By Shane Sims
The definition of “despair” is “the complete loss and absence of hope”
Before reading any further, I want you to take a moment to truly contemplate this word and its definition. Then, go a bit further and reflect on a time in your life when you felt despair. What did it do to your motivation? Your outlook on life?
Now, imagine the way you felt being intensified a thousand fold. If you are able to fathom this, then and only then will you be able to understand the gravity of what I am about to write: A prison system that is only concerned with housing, and does little or nothing to actually rehabilitate and offer hope to those incarcerated, is one of the greatest threats to a healthy society.
Now, to give this statement some context, consider this: there are more than 53,000 people incarcerated in Georgia. The majority of those now behind bars will eventually return to their communities. They will bring with them their experiences; and they will be what their experiences have made them.
One of the most destructive effects of the prison environment - rather, it’s atmosphere - is that it breeds intense despair. In addition to the cinder block walls, steel bars, and drab colors, there is the almost absolute loss of freedom and self determination. Then there is the noise and the silence; the former robs the mind of mental clarity, while the latter leaves it free to think too much. This deadly cocktail of a depressing environment, unnatural restraint, and an unstable mind can create a despair that is as destructive to the human spirit - all that is good within us - as cyanide is to the body. Without anything to counter it, this intense despair can snuff out a person’s will to live, and, subsequently, a proper regard for the lives of others. Of the many times that I have actually witnessed this happen to guys that I served time with, there is one incident that will probably forever be etched into my memory.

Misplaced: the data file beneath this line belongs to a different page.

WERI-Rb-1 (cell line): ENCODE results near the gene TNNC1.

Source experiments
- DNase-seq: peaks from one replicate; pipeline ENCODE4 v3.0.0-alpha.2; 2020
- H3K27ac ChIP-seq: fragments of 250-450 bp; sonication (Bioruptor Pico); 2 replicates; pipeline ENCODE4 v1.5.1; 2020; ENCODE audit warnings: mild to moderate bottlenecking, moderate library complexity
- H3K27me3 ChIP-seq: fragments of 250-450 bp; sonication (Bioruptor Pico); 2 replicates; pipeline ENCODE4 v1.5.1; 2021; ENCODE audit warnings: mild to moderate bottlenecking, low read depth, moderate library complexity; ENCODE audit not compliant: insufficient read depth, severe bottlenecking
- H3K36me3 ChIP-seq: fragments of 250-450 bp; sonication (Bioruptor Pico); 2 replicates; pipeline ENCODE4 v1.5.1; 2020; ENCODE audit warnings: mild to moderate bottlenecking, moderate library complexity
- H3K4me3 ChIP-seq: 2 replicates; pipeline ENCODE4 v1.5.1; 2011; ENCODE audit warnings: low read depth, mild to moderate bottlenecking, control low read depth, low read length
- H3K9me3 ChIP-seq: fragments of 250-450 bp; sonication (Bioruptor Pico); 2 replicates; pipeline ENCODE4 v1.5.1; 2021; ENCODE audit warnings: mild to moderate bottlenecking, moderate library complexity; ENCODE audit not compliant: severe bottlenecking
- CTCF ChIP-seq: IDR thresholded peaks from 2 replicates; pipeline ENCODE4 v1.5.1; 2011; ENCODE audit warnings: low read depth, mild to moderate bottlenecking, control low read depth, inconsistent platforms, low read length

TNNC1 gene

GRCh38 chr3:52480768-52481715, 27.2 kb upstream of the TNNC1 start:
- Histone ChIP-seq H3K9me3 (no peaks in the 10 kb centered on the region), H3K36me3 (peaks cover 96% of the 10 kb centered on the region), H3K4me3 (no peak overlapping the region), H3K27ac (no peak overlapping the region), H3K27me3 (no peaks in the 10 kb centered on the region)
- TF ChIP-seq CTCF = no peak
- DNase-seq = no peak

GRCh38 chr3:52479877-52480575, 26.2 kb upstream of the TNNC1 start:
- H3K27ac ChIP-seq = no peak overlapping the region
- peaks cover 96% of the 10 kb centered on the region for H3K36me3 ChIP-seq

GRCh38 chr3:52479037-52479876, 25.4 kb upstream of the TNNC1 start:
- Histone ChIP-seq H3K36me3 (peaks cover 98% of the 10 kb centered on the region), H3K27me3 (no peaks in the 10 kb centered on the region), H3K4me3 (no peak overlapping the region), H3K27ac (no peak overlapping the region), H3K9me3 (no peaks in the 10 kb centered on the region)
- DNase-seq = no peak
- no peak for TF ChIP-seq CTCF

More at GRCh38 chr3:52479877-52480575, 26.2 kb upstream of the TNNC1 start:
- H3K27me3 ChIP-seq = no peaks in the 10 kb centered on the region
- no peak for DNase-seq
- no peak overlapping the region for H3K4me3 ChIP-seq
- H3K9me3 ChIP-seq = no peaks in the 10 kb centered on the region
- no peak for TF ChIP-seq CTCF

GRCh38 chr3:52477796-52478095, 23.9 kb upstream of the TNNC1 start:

I met Jay about a year before the incident. He was a little older, but just like me, he had a long prison sentence. Perhaps that’s why we bonded. Although we were in different dorms, we often talked when we saw each other. The conversations were always positive. He seemed to be alright when we last talked; however, over the years that followed, I learned that a person can be dying inside while appearing to be perfectly alright. I was taught that it’s like looking at a duck glide across the smooth surface of a pond. While it may look peaceful and composed on the surface, just beneath the surface, it’s feet are paddling like hell just to make it look that way. I guess Jay grew weary of paddling.
By the morning following the incident, it was being talked about all over the prison. Jay’s room was towards the front of the dorm, away from the main population. Were it not for someone walking by and seeing him, that night would have been his last on this earth. Jay had taken the small blade out of a disposable razor, sat on the end of his bed, and commenced to digging into his neck with it. He had managed to go pretty deep before another inmate was able to get the razor out of his hand. No one could pinpoint any one thing that had happened to set him off, but I knew. At that time, the Georgia prison system offered very little in the way of rehabilitation and hope. And if you were unfortunate enough to have a lengthy sentence, then it was even worse because there was no end in sight. I surmised that Jay had resolved to make the ultimate sacrifice to escape the complete absence of hope.
Although Jay and I both had lengthy sentences, and the prison system offered almost nothing to give us a reason to continue living, we were different in one significant regard; my faith in Allah (the Arabic word for God) gave me hope.
I wish that I could say that Jay was an exception, but he wasn’t. For different reasons, it takes a while, if ever, for many incarcerated men to find the strength that emanates from within. Consequently, they look desperately for a saving grace within the things that surround them. If the prison system doesn’t provide for this need, then the prison environment will. And it doesn’t take a rocket scientist to understand that despair that turns to despair for hope will only result in the death of the human spirit. Most of the incarcerated will eventually return home to their communities. For a time perhaps they will look like ducks gliding across the surface of a pond. That is, until their feet grow weary of kicking like hell to make it look that way.
Shane Sims was born and lives in Athens. In 1996 he was sentenced to life in prison for an armed robbery in which an accomplice fatally shot a store clerk. Before being paroled 20 years later he served time in Telfair, Coastal, and Jackson state prisons. Among other things, Sims currently is program coordinator for People Living in Recovery, serves on the board of The Athens Reentry Collaborative, is chairman of the nonprofit agency Feed My Sheep, and is chaplain for the Athens-Clarke County Police Department